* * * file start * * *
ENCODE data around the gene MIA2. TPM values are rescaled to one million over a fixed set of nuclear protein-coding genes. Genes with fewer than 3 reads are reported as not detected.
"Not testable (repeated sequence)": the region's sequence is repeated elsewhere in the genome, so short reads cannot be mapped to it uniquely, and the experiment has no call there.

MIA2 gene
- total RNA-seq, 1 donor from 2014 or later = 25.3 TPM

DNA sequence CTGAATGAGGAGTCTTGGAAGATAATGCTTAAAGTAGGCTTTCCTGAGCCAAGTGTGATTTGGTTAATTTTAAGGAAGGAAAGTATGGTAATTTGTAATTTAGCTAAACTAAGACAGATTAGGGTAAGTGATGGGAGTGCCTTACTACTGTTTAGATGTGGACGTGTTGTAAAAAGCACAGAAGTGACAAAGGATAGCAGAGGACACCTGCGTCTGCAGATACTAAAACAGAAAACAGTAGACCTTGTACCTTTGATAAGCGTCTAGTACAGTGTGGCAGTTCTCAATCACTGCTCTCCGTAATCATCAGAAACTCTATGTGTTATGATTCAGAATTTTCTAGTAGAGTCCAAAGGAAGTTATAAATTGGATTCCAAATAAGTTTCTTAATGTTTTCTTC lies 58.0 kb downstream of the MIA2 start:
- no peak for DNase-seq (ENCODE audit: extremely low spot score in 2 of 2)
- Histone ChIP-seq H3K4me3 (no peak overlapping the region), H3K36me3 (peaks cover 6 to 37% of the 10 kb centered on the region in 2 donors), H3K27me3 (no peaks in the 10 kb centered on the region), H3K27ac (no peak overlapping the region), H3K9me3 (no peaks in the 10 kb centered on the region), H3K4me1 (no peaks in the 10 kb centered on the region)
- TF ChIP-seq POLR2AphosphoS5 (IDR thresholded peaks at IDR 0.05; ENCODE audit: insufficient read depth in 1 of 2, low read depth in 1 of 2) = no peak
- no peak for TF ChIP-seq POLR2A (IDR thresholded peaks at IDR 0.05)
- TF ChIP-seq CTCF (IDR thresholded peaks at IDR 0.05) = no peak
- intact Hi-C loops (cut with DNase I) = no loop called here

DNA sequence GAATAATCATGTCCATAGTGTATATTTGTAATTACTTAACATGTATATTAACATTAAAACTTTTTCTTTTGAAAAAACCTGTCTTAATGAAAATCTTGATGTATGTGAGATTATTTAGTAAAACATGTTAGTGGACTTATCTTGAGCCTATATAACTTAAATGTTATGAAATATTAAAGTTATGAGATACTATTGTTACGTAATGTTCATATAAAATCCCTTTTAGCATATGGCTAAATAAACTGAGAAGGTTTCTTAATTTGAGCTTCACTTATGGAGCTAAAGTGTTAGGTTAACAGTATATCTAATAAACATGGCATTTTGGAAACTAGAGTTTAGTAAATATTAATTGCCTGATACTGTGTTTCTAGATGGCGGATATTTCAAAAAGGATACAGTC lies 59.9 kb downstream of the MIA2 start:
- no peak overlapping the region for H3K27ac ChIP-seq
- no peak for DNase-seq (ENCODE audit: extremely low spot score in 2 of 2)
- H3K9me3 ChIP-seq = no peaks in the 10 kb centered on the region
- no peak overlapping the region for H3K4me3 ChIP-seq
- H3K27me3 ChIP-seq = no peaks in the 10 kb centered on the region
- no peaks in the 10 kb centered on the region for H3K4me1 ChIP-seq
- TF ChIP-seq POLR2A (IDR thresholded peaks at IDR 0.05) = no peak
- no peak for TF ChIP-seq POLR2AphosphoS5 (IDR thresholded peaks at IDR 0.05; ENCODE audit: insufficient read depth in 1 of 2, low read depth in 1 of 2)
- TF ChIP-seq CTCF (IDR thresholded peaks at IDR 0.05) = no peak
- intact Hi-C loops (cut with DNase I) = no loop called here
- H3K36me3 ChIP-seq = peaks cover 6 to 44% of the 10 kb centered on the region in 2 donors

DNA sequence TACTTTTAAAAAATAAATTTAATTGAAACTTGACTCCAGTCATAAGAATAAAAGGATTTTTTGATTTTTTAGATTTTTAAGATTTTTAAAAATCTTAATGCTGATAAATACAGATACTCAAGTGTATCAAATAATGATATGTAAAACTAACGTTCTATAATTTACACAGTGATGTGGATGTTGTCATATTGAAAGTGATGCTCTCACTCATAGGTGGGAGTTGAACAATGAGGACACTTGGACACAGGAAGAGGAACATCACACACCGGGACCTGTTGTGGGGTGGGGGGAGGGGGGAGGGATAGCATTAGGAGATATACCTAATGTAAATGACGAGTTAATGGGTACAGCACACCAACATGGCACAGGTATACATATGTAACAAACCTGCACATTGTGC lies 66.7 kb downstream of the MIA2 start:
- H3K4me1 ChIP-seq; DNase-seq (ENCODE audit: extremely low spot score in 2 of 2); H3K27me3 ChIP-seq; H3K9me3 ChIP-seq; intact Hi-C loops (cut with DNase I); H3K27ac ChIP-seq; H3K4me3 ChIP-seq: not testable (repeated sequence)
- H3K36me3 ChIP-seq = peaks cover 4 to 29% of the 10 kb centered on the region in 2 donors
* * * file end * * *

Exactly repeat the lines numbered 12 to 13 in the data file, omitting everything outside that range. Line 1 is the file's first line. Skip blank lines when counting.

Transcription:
DNA sequence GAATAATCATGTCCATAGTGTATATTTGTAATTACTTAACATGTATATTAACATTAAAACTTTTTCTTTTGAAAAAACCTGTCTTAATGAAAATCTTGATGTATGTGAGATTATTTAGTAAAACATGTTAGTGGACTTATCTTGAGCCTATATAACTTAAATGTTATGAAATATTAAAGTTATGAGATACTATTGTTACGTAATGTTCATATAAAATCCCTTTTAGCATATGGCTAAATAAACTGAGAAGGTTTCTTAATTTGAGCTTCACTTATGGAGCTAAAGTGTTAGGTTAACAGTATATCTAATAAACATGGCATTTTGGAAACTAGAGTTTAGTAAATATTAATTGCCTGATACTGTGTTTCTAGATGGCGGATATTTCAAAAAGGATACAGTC lies 59.9 kb downstream of the MIA2 start:
- no peak overlapping the region for H3K27ac ChIP-seq